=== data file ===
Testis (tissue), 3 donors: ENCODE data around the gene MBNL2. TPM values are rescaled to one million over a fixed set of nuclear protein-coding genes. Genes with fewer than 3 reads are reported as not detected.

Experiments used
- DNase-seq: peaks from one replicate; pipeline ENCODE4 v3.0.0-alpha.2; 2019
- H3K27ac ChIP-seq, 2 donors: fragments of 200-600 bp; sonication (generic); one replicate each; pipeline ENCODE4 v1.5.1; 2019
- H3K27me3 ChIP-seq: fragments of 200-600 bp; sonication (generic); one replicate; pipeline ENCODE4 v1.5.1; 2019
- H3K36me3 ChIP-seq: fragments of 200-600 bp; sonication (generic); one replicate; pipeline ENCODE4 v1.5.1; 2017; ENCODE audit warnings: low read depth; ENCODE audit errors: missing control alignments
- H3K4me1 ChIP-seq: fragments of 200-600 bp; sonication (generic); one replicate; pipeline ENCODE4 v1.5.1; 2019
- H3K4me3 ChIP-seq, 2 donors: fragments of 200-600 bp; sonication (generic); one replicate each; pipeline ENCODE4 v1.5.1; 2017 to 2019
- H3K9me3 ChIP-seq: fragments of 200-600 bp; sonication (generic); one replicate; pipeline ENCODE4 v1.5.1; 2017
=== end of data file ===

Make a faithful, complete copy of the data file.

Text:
Testis (tissue), 3 donors: ENCODE data around the gene MBNL2. TPM values are rescaled to one million over a fixed set of nuclear protein-coding genes. Genes with fewer than 3 reads are reported as not detected.

Experiments used
- DNase-seq: peaks from one replicate; pipeline ENCODE4 v3.0.0-alpha.2; 2019
- H3K27ac ChIP-seq, 2 donors: fragments of 200-600 bp; sonication (generic); one replicate each; pipeline ENCODE4 v1.5.1; 2019
- H3K27me3 ChIP-seq: fragments of 200-600 bp; sonication (generic); one replicate; pipeline ENCODE4 v1.5.1; 2019
- H3K36me3 ChIP-seq: fragments of 200-600 bp; sonication (generic); one replicate; pipeline ENCODE4 v1.5.1; 2017; ENCODE audit warnings: low read depth; ENCODE audit errors: missing control alignments
- H3K4me1 ChIP-seq: fragments of 200-600 bp; sonication (generic); one replicate; pipeline ENCODE4 v1.5.1; 2019
- H3K4me3 ChIP-seq, 2 donors: fragments of 200-600 bp; sonication (generic); one replicate each; pipeline ENCODE4 v1.5.1; 2017 to 2019
- H3K9me3 ChIP-seq: fragments of 200-600 bp; sonication (generic); one replicate; pipeline ENCODE4 v1.5.1; 2017